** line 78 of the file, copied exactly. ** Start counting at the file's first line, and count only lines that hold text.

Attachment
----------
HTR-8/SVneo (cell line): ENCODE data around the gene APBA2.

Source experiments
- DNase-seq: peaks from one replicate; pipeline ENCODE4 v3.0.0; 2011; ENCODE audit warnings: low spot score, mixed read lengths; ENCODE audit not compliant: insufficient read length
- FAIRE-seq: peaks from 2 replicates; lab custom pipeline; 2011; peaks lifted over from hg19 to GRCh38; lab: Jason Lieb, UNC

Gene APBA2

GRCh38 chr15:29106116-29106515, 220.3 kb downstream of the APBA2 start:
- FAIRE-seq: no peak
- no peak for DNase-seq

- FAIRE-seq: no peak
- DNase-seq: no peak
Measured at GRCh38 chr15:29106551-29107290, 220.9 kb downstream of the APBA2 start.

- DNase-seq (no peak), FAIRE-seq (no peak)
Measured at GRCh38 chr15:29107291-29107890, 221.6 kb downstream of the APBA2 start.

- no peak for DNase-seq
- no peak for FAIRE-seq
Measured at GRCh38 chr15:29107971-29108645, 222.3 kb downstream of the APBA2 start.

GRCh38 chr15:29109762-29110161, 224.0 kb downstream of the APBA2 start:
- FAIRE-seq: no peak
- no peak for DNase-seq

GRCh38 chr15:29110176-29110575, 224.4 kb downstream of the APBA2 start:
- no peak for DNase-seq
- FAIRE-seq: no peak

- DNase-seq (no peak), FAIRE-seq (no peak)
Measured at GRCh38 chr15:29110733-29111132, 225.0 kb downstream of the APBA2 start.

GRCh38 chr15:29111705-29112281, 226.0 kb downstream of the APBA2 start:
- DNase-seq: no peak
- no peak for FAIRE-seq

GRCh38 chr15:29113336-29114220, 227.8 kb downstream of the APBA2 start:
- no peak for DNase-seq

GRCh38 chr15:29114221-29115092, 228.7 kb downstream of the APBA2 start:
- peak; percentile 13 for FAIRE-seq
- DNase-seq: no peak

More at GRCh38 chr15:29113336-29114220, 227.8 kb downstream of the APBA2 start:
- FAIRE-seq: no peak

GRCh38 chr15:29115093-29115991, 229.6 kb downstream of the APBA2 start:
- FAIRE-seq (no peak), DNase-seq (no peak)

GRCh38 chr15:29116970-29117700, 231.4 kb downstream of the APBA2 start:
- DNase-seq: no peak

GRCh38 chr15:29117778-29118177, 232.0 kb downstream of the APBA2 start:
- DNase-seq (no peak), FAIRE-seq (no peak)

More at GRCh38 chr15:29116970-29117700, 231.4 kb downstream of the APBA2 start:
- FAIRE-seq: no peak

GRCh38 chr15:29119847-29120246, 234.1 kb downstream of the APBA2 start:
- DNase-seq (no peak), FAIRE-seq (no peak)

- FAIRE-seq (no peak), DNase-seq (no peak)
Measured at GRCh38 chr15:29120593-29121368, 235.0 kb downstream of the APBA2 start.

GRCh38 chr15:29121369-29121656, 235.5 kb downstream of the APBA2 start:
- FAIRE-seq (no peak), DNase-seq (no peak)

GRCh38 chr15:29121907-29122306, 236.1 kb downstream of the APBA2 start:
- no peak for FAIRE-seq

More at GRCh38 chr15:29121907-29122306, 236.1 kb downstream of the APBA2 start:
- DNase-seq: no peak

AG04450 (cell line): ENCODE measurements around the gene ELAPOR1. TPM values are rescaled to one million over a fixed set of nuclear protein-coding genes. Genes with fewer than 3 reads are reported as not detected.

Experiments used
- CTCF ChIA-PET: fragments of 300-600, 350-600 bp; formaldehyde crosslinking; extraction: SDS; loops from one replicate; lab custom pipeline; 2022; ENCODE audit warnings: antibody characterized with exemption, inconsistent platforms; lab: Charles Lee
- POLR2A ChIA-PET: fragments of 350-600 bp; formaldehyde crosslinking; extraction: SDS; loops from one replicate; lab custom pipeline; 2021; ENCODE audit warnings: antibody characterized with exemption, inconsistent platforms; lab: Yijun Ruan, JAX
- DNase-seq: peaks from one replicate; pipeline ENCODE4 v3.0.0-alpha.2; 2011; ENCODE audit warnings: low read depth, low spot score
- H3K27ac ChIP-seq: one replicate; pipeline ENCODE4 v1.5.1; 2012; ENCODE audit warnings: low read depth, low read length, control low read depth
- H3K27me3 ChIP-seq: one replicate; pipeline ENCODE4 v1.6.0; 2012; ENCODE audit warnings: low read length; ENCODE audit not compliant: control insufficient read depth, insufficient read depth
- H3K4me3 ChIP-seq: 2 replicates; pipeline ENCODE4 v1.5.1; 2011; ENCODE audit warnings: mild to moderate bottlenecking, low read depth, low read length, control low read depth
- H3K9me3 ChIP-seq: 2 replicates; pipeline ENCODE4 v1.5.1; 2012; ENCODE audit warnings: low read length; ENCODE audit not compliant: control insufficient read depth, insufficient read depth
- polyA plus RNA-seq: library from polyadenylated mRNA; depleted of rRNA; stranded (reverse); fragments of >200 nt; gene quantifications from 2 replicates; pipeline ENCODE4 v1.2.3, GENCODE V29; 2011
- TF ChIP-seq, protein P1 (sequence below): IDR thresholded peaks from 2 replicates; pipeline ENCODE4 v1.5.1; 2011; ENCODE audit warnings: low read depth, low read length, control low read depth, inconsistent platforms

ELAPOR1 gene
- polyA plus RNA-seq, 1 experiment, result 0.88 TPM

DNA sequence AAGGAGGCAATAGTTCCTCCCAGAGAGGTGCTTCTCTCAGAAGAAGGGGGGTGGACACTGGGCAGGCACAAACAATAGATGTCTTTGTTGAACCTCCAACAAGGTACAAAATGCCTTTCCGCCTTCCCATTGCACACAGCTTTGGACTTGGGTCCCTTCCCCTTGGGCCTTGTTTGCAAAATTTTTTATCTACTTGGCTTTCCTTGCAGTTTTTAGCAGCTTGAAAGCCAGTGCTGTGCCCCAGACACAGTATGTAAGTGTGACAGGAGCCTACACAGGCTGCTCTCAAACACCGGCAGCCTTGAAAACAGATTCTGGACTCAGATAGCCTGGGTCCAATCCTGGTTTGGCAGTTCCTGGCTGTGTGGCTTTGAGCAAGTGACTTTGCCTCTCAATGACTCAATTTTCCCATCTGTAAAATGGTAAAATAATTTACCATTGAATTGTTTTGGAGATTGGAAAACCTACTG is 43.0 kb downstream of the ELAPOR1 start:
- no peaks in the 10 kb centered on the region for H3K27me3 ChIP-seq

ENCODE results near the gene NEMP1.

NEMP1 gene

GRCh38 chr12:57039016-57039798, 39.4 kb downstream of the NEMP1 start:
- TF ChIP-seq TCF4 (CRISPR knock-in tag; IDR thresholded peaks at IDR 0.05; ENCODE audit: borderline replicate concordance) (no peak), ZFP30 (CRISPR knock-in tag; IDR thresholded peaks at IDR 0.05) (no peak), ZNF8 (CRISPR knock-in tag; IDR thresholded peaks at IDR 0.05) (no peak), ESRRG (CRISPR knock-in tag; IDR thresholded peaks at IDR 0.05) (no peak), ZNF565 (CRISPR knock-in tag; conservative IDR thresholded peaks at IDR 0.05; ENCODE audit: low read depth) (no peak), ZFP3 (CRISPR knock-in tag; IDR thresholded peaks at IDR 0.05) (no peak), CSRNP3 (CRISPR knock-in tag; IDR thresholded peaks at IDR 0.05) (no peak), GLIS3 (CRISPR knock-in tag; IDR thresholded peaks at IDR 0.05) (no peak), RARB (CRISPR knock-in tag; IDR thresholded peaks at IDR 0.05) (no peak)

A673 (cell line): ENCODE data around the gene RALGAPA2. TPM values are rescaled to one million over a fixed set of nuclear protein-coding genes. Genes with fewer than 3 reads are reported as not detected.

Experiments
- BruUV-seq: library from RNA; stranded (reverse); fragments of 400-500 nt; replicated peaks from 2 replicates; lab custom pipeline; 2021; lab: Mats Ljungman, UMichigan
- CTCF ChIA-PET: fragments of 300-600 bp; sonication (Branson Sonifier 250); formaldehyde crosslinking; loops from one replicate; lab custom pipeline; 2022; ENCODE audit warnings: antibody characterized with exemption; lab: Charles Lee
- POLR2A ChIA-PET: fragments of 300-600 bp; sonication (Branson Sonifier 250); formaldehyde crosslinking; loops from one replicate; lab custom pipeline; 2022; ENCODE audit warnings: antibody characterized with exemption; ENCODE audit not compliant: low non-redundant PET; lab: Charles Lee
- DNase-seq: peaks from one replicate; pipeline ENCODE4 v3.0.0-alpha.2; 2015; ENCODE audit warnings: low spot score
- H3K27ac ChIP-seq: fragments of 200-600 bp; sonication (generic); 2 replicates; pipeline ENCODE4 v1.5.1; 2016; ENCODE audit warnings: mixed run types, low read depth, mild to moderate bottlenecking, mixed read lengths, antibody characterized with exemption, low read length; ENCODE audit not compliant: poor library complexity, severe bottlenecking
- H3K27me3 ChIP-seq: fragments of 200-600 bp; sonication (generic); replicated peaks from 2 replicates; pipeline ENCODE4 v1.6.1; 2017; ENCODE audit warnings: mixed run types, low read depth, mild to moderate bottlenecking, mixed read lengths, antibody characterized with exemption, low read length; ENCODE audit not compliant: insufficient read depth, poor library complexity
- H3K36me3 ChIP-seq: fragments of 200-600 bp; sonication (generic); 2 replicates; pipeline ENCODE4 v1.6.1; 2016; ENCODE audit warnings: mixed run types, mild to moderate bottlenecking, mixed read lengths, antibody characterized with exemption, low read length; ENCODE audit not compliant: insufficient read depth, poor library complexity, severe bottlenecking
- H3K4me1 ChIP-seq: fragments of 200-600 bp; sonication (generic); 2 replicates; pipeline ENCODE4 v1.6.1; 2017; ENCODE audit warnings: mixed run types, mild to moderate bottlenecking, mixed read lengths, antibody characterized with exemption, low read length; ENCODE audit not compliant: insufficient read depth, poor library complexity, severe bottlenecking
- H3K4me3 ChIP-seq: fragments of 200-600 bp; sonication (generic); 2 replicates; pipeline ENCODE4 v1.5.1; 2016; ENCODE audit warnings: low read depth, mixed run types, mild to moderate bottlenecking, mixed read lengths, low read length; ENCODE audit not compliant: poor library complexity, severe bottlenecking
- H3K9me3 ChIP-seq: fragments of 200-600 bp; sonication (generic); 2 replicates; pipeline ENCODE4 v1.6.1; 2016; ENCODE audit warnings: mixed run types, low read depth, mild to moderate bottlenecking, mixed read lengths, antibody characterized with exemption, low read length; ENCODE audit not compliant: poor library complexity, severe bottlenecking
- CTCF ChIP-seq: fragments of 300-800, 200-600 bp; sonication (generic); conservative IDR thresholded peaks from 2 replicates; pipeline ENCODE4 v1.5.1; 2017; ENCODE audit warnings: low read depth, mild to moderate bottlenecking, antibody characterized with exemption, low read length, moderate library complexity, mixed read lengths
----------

- H3K27ac ChIP-seq: fragments of 200-600 bp; sonication (generic); 2 replicates; pipeline ENCODE4 v1.5.1; 2016; ENCODE audit warnings: mixed run types, low read depth, mild to moderate bottlenecking, mixed read lengths, antibody characterized with exemption, low read length; ENCODE audit not compliant: poor library complexity, severe bottlenecking